British Airways profits nosedive

British Airways' half-year profits have plummeted by 92% - so why has its share price soared this morning?

BA said this morning that its pre-tax profits totalled £52m between April and September, a 91.6% drop from the £616m it recorded in the same period last year. Bemoaning the ‘incredibly difficult trading conditions’, CEO Willie Walsh said this last six month period would be remembered as ‘one of the bleakest on record’ – and thanks to an ill-advised fuel hedge and a continuing fall in demand, the next year’s unlikely to be much better. However, Walsh did say that he expects BA to end the year in the black – and he’s been rewarded with a 10% bounce in the share price...

It’s been a grim six months for the airline industry: dwindling demand and the spiralling fuel cost has already claimed some notable casualties, including Alitalia and several smaller airlines (including, predictably, the business-class specialists), while the larger carriers have been seeking alliances with rivals as they try to weather the storm. Even the likes of Ryanair have seen profits tumble (although naturally it seems convinced that it will win out in the end). Premium revenues – those provided by smug-looking passengers who turn left when they board the plane, rather than right into cattle class with the rest of us – have been badly hit, down by 9%. Not least because there aren’t quite so many ‘money-no-object’ masters of the universe plying the global airways as there were a year ago.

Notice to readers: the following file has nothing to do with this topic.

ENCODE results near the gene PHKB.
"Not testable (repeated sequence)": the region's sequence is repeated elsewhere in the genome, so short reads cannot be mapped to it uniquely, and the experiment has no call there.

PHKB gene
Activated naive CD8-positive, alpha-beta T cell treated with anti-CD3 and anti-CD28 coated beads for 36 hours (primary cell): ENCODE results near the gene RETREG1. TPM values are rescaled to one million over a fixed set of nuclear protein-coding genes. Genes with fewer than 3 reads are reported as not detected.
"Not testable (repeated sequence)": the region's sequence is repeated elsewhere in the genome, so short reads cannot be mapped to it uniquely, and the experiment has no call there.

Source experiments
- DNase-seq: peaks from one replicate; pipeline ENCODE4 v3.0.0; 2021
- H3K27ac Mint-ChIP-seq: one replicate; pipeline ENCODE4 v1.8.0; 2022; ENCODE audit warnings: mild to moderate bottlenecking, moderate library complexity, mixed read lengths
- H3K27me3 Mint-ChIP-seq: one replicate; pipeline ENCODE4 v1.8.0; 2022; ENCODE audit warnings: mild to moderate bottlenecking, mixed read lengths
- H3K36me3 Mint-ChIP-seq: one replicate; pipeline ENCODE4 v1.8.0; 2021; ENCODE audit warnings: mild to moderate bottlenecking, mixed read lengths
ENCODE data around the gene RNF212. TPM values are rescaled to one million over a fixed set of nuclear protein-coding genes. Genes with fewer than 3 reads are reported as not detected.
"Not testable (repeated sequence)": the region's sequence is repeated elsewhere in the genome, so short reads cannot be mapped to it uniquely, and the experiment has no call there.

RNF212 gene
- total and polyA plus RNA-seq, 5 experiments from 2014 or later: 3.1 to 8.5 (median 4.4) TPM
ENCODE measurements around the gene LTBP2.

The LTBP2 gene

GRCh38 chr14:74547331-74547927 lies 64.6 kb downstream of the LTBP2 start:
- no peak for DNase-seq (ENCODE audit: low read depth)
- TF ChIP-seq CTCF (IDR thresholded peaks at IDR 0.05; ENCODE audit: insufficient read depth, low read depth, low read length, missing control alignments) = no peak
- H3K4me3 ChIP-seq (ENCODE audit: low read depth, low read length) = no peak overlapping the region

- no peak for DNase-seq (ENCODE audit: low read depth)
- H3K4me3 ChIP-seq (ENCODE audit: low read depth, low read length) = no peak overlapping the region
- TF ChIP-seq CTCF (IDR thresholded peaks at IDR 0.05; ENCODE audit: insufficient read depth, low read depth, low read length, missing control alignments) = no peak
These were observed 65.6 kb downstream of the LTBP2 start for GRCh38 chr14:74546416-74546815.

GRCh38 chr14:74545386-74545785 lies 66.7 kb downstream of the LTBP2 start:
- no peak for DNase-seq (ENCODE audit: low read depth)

So in the circumstances, Walsh might be right in saying that an operating profit of £140m, and a 6.4% increase in revenues, counts as a ‘good performance’. He also pointed to a ‘significant’ improvement in punctuality (apparently there was one day in October that 95% of its planes left on time, which it seems unduly proud of) and the benefits it’s finally reaping from a fully-functional Terminal Five. However, with its cost line increasing by a painful £711m – thanks largely to the increase in its fuel bill, which is likely to be up about 50% for the year as a whole – it’s not surprising that BA’s profits have been hammered. Investors seem to have taken the view that any profit at all is a decent result in the current circumstances.

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